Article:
Catechism Definition

kătĭ-kĭzəm
noun
A handbook of questions and answers for teaching the principles of a religion.
Webster's New World
A text summarizing the basic principles of a Christian denomination, usually in question-and-answer form.
American Heritage
Any similar handbook for teaching the fundamentals of a subject.
Webster's New World
Catechesis.
Webster's New World
A body of fundamental principles or beliefs, especially when accepted uncritically.
American Heritage
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Other Word Forms of Catechism

Noun

Singular:
catechism
Plural:
catechisms

Origin of Catechism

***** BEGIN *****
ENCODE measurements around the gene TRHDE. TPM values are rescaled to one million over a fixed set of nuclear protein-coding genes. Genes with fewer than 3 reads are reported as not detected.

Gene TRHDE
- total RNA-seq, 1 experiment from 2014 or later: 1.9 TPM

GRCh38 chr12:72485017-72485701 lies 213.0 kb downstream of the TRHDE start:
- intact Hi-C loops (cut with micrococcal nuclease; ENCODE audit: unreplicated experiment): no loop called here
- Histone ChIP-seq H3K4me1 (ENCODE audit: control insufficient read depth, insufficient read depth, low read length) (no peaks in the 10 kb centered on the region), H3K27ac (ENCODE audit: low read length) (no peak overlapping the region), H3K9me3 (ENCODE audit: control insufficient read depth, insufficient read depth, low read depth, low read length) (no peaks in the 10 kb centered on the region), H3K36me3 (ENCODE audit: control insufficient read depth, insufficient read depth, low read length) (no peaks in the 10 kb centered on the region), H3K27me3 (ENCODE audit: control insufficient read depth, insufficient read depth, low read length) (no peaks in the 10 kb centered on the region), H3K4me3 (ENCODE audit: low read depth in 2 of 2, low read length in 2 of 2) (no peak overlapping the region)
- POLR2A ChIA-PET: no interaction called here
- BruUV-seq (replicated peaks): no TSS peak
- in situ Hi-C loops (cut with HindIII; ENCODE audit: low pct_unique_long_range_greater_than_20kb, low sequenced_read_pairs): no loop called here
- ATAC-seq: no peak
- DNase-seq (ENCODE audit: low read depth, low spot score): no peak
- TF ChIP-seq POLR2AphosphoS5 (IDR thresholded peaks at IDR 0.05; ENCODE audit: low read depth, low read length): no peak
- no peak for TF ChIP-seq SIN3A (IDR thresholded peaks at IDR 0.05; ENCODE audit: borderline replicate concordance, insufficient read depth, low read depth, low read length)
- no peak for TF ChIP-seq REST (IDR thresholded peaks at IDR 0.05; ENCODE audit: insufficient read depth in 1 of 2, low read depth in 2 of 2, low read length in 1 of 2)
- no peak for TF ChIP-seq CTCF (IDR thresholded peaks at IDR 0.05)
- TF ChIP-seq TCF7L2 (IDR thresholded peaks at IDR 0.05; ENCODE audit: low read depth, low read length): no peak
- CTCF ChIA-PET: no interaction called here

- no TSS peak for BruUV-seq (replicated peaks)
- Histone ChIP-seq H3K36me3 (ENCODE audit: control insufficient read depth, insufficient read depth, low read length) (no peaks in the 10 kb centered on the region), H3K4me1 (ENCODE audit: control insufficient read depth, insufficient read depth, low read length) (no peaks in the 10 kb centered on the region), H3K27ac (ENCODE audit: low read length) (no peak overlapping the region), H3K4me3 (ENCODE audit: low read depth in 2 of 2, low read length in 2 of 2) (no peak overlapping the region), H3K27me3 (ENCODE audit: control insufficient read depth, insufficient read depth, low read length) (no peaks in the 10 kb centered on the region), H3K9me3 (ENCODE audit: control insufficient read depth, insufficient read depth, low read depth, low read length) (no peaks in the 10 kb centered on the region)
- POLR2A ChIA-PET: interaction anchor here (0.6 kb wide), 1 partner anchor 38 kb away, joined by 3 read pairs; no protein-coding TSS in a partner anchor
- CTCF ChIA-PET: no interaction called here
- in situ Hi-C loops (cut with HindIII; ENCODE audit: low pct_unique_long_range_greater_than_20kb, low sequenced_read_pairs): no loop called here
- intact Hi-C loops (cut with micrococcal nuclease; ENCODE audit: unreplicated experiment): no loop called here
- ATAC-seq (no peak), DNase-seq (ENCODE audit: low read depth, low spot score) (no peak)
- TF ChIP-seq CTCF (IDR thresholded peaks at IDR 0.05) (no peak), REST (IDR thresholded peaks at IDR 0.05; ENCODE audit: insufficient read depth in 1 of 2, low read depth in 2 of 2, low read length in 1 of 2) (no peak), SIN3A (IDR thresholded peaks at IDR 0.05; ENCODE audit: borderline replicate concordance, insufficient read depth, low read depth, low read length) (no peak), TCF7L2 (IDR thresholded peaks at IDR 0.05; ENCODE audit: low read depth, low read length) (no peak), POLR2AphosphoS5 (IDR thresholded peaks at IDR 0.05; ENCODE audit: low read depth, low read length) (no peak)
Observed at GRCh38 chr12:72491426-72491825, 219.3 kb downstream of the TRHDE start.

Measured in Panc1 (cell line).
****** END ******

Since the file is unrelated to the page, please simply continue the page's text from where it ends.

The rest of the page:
• From Late Latin catechismus, from Ancient Greek *κατηχισμός (katēkhismos, “katēkhismos”), from κατηχίζω (katēkhizō, “to catechize”), a later extended form of κατηχέω (katēkheō, “to catechize, instruct, teach by word of mouth”), from κατά (kata, “down”) + ἠχέω (ēkheō, “to sound, to resound”).

    From Wiktionary

  • French catechisme from Old French from Late Latin catēchismus from Late Greek katēkhismos from katēkhizein to teach by word of mouth catechize

    From American Heritage Dictionary of the English Language, 5th Edition

  • French catechisme from Old French from Late Latin catēchismus from Late Greek katēkhismos from katēkhizein to teach by word of mouth catechize

    From American Heritage Dictionary of the English Language, 5th Edition

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